In District Government Building, All Art Is Local
Saturday, November 11, 2006
Finally, a public art project that addresses the public and the art.
The venture is the District government's own "City Hall Art Collection," a permanent art installation recently unveiled in the John A. Wilson Building. Its 175 works by 100 artists, many born here or longtime residents, have been handsomely installed on all six floors of the Pennsylvania Avenue building. Every ward and age group is represented.
Projects such as the city-sponsored pandas and the public-private "Street Scenes" failed to engage the citizenry in much more than passing pleasures. By contrast, the Wilson Building exhibition proves the city's commitment to both its artists and its citizens.
For some time now, the private offices of the mayor and D.C. Council members have showcased works borrowed from the city's art bank. "City Hall Art Collection" marks the District's first attempt at showcasing art in the building's public areas.
Works from the collection were purchased with tax dollars and they belong to us. Their exhibition is permanent. And they've been hung with great care, thanks in large measure to project curator Sondra Arkin. An extensive catalogue and map, both free to visitors, were produced for the occasion.
The exhibition demonstrates a city standing behind its artists with real financial and promotional dedication. The selections represent individuals working out idiosyncratic visions, not laboring on templates in the shapes of pandas and donkeys. It's an important distinction.
The project -- including hiring curator Arkin and framing and buying the works -- cost $400,000. According to Arkin, 153 works were purchased and the rest were culled from the D.C. arts commission's pre-existing art bank; those the city bought had been discounted about 25 percent. Rachel Dickerson, the city's Art in Public Places Manager, said that $260,000 was paid for the artwork.
Arkin did a fine job representing the local creative scene. She had just one year to assemble the cache, which was chosen in consultation with an advisory board that included Jacquelyn Serwer, the Corcoran's former chief curator; Katzen Arts Center Curator and Director Jack Rasmussen; and city officials. The group chose works by artists as diverse as the young digital artist James Huckenpahler, the old guard assemblage-maker Renee Stout and the late abstract-expressionist Jacob Kainen. Yes, there are holes in the collection. The city vows to add more artists as funds and needs are identified.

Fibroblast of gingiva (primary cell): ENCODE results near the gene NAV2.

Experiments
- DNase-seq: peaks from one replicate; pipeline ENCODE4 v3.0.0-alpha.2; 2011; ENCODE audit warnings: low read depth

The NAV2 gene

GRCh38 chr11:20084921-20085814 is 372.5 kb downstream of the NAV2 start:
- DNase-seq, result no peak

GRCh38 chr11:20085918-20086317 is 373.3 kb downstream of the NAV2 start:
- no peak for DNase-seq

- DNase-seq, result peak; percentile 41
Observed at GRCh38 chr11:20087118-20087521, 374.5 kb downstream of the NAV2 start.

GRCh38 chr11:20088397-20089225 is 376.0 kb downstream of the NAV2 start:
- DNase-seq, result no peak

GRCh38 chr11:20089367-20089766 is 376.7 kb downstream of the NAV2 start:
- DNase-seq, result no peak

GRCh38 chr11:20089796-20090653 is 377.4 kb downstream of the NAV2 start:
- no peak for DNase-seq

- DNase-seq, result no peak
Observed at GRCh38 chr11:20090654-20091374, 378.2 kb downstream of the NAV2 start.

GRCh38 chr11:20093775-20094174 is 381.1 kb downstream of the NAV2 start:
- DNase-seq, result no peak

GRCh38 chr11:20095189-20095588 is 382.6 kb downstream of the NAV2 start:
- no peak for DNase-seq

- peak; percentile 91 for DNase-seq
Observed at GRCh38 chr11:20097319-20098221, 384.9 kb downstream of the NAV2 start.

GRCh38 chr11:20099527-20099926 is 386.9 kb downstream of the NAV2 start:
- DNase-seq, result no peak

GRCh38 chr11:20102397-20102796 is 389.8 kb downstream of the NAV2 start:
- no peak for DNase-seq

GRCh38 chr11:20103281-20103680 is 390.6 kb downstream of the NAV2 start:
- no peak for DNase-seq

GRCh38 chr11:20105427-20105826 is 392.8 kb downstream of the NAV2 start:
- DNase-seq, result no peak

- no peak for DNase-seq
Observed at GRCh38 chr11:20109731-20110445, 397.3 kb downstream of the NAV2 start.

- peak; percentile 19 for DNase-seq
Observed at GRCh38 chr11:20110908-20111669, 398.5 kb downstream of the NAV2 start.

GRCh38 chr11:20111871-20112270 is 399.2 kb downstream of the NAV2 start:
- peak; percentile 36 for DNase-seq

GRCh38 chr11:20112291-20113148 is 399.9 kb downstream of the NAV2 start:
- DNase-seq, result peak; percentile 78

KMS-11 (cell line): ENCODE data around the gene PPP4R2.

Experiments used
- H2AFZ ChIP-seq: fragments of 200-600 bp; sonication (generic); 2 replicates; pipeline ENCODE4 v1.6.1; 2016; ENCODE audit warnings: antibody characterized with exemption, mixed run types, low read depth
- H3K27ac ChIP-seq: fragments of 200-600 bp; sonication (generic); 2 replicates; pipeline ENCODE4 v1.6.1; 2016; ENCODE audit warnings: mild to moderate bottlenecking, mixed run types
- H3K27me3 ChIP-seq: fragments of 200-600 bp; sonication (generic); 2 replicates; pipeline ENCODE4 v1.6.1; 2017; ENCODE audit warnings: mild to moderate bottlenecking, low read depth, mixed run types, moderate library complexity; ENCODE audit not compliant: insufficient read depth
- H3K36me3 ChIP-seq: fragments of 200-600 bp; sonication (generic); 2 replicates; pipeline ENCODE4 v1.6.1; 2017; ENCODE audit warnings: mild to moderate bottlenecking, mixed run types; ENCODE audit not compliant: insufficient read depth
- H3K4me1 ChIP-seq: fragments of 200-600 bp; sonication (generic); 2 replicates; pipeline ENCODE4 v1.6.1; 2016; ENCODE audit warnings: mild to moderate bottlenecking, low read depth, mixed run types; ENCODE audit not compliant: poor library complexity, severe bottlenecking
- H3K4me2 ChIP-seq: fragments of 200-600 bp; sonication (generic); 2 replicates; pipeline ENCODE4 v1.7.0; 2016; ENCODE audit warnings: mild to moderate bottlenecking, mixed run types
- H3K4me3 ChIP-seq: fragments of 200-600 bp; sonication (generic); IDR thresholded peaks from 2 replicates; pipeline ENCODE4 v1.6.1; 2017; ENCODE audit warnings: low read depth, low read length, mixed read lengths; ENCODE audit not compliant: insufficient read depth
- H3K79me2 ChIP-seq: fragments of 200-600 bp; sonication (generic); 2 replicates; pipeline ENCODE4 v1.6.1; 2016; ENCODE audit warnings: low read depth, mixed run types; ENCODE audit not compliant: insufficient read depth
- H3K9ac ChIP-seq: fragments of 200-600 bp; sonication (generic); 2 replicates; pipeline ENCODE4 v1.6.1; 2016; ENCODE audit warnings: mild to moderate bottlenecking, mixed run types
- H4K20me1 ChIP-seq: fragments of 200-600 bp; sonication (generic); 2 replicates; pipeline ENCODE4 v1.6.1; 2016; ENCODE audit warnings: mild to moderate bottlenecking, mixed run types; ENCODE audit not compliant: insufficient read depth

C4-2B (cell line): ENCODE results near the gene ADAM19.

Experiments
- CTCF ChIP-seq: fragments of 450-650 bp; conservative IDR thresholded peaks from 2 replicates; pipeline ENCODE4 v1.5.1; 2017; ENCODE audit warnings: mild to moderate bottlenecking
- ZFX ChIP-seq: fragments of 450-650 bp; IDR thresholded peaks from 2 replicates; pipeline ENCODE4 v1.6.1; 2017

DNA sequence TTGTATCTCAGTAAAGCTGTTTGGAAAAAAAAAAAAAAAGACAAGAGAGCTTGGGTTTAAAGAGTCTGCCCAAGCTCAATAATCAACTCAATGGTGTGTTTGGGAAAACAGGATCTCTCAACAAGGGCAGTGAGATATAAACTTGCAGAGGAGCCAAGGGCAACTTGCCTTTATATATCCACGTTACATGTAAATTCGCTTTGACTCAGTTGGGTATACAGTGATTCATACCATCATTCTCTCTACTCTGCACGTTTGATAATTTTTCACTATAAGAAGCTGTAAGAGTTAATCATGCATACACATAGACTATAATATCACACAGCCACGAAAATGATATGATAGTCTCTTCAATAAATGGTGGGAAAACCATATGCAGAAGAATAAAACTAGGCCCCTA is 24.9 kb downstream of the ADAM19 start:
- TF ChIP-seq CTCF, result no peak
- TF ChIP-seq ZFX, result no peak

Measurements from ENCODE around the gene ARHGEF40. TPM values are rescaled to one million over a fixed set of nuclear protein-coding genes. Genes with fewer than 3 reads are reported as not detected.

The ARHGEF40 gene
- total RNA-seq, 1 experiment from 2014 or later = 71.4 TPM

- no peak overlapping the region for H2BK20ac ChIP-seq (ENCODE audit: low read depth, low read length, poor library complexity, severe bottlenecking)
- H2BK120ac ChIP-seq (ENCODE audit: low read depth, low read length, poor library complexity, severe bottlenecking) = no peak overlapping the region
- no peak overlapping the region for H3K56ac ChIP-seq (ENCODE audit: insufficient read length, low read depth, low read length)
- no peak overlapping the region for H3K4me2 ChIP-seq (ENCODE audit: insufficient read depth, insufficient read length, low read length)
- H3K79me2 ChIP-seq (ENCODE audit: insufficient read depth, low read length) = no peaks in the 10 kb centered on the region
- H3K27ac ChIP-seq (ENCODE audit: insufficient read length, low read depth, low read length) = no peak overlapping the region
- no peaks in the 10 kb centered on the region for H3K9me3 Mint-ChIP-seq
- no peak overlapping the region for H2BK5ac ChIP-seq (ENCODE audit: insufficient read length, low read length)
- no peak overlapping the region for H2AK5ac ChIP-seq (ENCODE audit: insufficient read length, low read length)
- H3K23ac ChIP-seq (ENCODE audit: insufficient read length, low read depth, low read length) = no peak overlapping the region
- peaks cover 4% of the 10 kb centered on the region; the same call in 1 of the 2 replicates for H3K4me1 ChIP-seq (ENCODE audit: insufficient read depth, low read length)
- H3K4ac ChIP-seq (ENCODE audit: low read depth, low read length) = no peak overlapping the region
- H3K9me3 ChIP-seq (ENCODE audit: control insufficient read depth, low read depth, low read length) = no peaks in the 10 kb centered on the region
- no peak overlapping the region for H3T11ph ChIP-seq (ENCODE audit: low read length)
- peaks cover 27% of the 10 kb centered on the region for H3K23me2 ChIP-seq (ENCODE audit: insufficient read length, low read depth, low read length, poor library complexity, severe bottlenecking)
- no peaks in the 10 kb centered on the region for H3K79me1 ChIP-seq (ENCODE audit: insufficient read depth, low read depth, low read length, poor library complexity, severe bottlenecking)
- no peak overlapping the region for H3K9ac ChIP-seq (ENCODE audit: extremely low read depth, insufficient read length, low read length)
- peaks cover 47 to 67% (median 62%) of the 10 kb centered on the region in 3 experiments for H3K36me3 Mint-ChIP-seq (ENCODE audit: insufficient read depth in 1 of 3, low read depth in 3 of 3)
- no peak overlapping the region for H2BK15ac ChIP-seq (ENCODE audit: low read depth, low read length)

That this cache has been named the "City Hall Art Collection" may ring strange to some. Before 1973's Home Rule Act, we didn't have an independent city, let alone a City Hall. Even now, more than a decade after the building was named after the late council chairman John A. Wilson, many still call the beaux-arts edifice by its former moniker, the District Building. Tagging this art collection to "City Hall" solidifies our connection to a local government regularly overshadowed by its Pennsylvania Avenue neighbors.
Though the pictures on view involve no major surprises, that's not a defect. The "City Hall Art Collection" is a representative sampling of creative efforts in the area and a powerful engagement with our sense of collective ownership and responsibility.
Turns out a Frenchman stoked our love of shopping.
From his arrival in America in 1919 until his retirement in the 1970s, Raymond Loewy designed some of our most cherished symbols of Americanness: the confident crimson target on the Lucky Strike pack, the sexy 1953 Studebaker Starliner Coupe and the logo and color scheme of John F. Kennedy's Air Force One.
"Raymond Loewy: Designs for a Consumer Culture," organized by the Hagley Museum and Library in Wilmington, Del., and now on view at the University of Maryland Baltimore County, shows how one bourgeois Parisian shaped our desires for Broil-Quik Super Chef broiler-rotisseries and Schick Super electric razors.
Loewy's knack for injecting our markets with attractive products is intimated by a wealth of drawings, models, photographs, film footage and vintage products. The exhibition's presentation is impeccable -- and complete with walls shaped into curves as voluptuous as a Loewy-designed television set.
The designer's products combined sex appeal and machine-age optimism. Radios from the 1940s featured dials echoing those in jet plane cockpits. Silverware for the Concorde was formed out of confident geometries. If shopping can be defined as the marriage of hope and possibility, then Loewy made that hope infinitely renewable. No matter that the shiny Studebaker won't save our marriage or garner a promotion. With Loewy at the helm, we shopped and shopped again.
Even as the Great Depression sapped America's will and ability to shop, Loewy honed this art of emotional and aesthetic appeal. For better and for worse, his legacy outlives his 1986 death. In times of crisis, Americans still do what Americans do: They go shopping.
City Hall Art Collection at the John A. Wilson Building, 1350 Pennsylvania Ave., NW, Monday-Friday, 9 a.m.-5 p.m., photo ID required for entry, 202-727-1000. http:/
Raymond Loewy: Designs for a Consumer Culture at the Center for Art and Visual Culture at the University of Maryland Baltimore County, 1000 Hilltop Circle, Baltimore, Tuesday-Saturday, 10 a.m.-5 p.m., through Nov. 25, 410-455-3188. http:/